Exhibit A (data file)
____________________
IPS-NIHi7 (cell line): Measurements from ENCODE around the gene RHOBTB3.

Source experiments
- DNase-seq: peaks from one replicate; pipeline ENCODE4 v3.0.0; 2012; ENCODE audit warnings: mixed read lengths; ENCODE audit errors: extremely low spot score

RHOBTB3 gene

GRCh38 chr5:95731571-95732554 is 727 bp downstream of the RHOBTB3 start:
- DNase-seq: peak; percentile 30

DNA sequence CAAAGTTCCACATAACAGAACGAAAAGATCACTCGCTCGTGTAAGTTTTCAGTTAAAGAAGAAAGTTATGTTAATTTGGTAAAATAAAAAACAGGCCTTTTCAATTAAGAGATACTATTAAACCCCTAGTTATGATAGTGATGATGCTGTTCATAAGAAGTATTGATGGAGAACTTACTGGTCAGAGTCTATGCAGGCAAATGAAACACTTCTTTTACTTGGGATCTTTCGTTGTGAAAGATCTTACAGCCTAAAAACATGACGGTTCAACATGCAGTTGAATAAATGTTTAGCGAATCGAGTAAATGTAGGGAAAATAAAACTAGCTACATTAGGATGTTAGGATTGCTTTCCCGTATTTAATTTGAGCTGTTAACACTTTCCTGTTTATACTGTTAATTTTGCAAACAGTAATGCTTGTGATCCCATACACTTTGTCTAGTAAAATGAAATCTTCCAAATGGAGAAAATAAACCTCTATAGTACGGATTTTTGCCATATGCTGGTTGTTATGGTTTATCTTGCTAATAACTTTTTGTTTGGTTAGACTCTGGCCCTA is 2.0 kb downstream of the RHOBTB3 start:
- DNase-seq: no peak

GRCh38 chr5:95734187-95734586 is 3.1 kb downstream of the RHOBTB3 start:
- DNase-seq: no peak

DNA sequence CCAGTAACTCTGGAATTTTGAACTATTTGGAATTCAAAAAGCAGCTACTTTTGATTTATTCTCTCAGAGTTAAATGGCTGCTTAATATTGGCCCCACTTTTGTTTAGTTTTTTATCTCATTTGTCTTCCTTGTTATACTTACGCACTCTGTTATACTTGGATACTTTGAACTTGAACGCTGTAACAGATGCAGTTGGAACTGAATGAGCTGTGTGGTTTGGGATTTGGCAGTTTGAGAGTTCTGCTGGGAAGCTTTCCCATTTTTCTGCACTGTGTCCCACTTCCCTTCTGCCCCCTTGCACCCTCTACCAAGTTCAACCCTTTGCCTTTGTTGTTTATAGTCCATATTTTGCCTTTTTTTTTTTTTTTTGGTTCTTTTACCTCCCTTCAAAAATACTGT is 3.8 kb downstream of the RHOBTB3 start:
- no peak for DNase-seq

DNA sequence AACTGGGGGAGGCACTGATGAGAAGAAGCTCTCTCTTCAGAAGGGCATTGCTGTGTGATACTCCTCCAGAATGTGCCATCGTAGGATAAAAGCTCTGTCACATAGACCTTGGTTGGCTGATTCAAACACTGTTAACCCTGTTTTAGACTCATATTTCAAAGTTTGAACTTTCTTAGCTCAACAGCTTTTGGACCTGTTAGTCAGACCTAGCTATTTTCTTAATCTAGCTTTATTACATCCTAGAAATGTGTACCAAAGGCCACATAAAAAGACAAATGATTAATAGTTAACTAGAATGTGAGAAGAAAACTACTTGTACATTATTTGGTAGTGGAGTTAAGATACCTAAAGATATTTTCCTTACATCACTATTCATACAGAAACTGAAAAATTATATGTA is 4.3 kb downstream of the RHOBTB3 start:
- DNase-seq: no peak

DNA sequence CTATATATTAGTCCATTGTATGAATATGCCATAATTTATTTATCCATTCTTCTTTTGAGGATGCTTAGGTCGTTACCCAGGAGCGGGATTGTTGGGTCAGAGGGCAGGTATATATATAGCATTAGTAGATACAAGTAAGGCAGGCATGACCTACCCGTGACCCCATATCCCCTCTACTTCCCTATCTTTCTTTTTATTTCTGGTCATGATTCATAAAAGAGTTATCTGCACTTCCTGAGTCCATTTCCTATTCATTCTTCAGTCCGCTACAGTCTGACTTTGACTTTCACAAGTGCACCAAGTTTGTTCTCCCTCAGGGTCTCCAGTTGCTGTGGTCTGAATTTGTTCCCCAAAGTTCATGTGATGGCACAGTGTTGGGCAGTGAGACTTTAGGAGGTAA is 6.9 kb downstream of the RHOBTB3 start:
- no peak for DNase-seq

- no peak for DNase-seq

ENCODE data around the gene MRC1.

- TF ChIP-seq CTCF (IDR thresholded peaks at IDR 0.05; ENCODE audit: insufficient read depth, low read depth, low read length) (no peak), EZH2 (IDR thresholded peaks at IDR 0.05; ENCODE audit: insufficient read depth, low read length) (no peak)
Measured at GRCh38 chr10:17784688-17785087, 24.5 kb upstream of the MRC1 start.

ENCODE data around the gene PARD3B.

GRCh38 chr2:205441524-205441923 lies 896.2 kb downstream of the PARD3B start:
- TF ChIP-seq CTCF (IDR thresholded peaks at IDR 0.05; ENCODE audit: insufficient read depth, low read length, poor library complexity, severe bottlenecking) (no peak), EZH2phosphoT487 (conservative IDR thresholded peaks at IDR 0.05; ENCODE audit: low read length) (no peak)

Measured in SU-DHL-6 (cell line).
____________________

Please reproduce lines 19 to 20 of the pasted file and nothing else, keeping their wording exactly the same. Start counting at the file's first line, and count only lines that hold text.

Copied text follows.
- TF ChIP-seq CTCF (IDR thresholded peaks at IDR 0.05; ENCODE audit: insufficient read depth, low read depth, low read length) (no peak), EZH2 (IDR thresholded peaks at IDR 0.05; ENCODE audit: insufficient read depth, low read length) (no peak)
Measured at GRCh38 chr10:17784688-17785087, 24.5 kb upstream of the MRC1 start.